Raphael Kuhner Wuppermann
July 6, 1883
New York City, U.S.
|Died||June 11, 1956 (aged 72)|
New York City, U.S.
|Spouse||Grace Arnold (born Georgiana Louise Iverson)|
|Relatives||Frank Morgan (brother)|
|1st and 4th President of the Screen Actors Guild|
|Preceded by||Robert Montgomery|
|Succeeded by||Edward Arnold|
|Preceded by||Office established|
|Succeeded by||Eddie Cantor|
|Acting President of the Actors' Equity Association|
June 17, 1924 – August 12, 1924
|Preceded by||John Emerson|
|Succeeded by||John Emerson|
Raphael Kuhner Wuppermann (July 6, 1883 – June 11, 1956), known professionally as Ralph Morgan, was a Hollywood stage and film character actor, and the older brother of Frank Morgan.
Morgan was born in New York City, the eighth of eleven children of Josephine Wright (née Hancox) and George Diogracia Wuppermann. His mother was a Mayflower descendant. His father, George Wuppermann, was of Spanish and German lineage. Born in Venezuela and raised in Germany, he later immigrated to the United States. He had made a fortune by distributing Angostura bitters, allowing him to send all of his children to universities.
Morgan attended Trinity School, Riverview Military Academy and graduated from Columbia University with a law degree. However, after almost two years' practicing, he abandoned the world of jurisprudence for the vocation of journeyman actor, having already appeared in Columbia's annual Varsity Show. In 1905, billed as Raphael Kuhner Wupperman, he appeared in The Khan of Kathan, that year's variety show.
Morgan became so successful in stock and on Broadway that his younger brother, Frank, was encouraged to give acting a try, using the same surname as Ralph for his stage name. His career would eventually overshadow that of Ralph.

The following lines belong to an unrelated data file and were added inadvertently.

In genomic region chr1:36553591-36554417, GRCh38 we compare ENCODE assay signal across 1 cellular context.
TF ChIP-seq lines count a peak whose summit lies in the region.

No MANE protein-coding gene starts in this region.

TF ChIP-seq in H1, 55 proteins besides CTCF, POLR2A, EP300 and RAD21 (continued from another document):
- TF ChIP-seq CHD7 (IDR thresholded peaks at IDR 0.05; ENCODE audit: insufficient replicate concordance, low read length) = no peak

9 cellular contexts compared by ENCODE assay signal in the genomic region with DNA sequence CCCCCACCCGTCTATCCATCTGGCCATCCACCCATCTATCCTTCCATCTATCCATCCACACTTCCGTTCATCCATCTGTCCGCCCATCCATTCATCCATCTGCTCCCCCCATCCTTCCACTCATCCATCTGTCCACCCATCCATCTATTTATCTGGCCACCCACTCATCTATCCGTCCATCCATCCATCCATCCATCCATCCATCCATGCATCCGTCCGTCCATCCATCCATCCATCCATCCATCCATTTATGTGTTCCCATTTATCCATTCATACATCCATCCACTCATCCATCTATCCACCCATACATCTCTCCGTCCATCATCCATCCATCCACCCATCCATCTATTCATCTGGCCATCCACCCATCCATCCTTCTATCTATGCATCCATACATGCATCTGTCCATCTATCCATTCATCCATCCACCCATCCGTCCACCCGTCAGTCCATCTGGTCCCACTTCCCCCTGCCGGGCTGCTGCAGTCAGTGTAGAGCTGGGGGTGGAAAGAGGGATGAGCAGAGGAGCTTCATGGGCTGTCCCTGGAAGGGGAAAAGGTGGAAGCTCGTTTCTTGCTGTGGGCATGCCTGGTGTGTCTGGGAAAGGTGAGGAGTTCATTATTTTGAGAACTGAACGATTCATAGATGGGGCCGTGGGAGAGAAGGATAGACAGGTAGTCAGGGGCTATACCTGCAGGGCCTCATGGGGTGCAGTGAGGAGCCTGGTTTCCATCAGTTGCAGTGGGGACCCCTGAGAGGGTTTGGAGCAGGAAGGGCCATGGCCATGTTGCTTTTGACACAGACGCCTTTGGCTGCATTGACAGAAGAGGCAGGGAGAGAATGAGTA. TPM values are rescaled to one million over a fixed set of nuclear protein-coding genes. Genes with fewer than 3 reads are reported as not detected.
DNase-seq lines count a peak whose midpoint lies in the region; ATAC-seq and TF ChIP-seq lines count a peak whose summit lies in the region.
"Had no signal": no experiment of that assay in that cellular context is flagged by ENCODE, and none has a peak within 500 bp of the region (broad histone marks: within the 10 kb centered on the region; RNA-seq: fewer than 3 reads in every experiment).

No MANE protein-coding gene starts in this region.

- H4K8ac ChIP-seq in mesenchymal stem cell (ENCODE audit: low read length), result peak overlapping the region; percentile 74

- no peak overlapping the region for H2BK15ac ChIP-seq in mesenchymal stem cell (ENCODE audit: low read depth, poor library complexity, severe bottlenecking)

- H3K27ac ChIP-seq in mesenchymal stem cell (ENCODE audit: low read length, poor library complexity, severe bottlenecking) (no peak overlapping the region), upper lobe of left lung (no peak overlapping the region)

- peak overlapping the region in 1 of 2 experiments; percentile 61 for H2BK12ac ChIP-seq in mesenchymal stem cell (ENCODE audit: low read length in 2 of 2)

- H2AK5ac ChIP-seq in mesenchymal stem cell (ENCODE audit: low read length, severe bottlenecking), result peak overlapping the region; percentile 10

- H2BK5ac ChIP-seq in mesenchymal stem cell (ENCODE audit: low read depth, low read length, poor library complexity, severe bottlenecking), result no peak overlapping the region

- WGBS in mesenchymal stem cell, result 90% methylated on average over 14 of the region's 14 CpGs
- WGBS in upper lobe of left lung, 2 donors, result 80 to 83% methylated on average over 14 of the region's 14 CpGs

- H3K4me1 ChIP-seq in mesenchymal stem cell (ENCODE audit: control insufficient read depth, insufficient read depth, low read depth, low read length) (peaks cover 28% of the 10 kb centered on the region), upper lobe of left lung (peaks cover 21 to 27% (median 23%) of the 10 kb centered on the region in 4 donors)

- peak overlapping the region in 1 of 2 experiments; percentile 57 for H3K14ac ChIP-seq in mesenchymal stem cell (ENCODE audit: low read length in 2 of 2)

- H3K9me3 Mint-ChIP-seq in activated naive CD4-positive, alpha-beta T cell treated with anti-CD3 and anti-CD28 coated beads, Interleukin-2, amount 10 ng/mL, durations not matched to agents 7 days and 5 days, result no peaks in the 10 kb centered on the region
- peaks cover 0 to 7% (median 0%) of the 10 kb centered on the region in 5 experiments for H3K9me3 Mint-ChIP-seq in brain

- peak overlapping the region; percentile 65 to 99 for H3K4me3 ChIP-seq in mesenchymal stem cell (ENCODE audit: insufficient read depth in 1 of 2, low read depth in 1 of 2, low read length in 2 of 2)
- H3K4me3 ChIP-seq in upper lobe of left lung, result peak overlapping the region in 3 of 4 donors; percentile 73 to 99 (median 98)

His first role on the stage came in The Bachelor in 1909 and played John Marvin in the 1918 hit play, Lightnin' . Morgan made his debut in silent films in 1915, appearing in several productions made on the East Coast. In the early talkie era, he played such leading roles in such productions as Strange Interlude in 1932 and Rasputin and the Empress also in 1932.
"I have great faith in the sense of justice inherent in my fellow player. I believe he wants to and will fight to correct any injustice so long as he feels confident that this fight will be waged cleanly and in keeping with the high calling of his profession."
Ralph Morgan on the Screen Actors Guild and the professional etiquette between fellow thespians
He later settled into secondary, sometimes uncredited, character parts. One of his memorable roles was in the 1942 serial Gang Busters, in which he played a brilliant surgeon turned master criminal. Morgan later worked in both radio and television, frequently in religious dramas filmed for Family Theater.
Among his off-camera activities, he, alongside Grant Mitchell, Berton Churchill, Charles Miller, Alden Gay, and Kenneth Thomson, formed the Screen Actors Guild to resolve and stop most of the injustice that actors faced within the industry (among which, were prolonged work hours enforced by the studios and the Academy of Motion Pictures Arts and Sciences' membership policy, which was exclusively by invitation).
He was also a founder, charter member, and the first president of SAG in 1933, and he was elected to two additional one-year terms in 1938 and 1939, serving until 1940.
Morgan has a star in the Motion Pictures section of the Hollywood Walk of Fame at 1617 Vine Street. It was dedicated February 8, 1960.
Ralph Morgan was married to Georgiana Louise Iverson, who as a stage actress was known as Grace Arnold, although he called her "Daisy" and was the father of Claudia Morgan (born Claudia Louise Wuppermann; 1911–1974), an actress best known for creating the role of Vera Claythorne on Broadway in the original production of Ten Little Indians, and for her portrayal of Nora Charles on the radio series The Thin Man.
Morgan died on June 11, 1956, of a lung ailment. He was buried at Green-Wood Cemetery in Brooklyn, New York.